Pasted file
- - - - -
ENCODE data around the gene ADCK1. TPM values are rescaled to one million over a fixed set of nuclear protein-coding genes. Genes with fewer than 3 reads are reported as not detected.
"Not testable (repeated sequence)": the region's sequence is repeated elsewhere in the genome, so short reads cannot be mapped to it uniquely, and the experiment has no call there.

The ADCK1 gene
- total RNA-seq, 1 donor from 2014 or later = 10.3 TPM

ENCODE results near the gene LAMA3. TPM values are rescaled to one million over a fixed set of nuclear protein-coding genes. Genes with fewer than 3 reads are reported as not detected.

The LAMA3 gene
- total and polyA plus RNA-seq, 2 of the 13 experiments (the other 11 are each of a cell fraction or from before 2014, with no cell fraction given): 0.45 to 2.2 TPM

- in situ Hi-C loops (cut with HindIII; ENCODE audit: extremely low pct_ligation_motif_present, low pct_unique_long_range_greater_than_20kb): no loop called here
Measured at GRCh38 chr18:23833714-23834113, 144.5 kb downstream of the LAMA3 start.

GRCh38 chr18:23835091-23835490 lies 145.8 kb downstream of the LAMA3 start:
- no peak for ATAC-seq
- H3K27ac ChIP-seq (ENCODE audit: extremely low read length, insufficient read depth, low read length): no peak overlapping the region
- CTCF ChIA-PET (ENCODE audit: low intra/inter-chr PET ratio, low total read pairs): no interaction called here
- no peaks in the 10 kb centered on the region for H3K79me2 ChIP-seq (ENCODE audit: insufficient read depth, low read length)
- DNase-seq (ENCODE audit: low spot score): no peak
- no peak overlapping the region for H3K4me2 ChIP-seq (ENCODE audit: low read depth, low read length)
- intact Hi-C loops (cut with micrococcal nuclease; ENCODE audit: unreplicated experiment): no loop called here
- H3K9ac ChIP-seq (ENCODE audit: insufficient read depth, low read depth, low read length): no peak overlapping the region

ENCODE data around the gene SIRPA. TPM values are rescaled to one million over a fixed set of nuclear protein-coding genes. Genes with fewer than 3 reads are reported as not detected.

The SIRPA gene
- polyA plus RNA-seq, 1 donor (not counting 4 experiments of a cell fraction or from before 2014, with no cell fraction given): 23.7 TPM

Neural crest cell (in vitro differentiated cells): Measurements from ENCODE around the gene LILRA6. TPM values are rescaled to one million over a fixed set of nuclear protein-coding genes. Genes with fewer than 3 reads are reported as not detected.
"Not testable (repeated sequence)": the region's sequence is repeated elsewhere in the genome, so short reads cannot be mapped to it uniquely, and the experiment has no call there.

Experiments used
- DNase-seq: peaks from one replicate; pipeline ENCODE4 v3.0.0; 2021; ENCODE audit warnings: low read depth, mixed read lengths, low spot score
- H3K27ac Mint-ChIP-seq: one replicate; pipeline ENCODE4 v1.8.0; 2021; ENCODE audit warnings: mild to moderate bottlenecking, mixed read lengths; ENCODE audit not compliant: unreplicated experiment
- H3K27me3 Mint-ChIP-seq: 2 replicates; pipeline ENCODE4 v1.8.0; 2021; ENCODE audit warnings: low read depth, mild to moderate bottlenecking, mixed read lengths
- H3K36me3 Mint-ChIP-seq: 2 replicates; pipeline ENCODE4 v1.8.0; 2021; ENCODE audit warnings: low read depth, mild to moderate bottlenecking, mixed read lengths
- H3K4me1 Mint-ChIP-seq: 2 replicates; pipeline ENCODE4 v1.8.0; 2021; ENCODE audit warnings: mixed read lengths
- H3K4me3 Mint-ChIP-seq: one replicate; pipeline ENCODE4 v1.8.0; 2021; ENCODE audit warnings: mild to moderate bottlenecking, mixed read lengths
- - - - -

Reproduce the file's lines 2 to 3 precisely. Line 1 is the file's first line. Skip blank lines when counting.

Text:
"Not testable (repeated sequence)": the region's sequence is repeated elsewhere in the genome, so short reads cannot be mapped to it uniquely, and the experiment has no call there.

The ADCK1 gene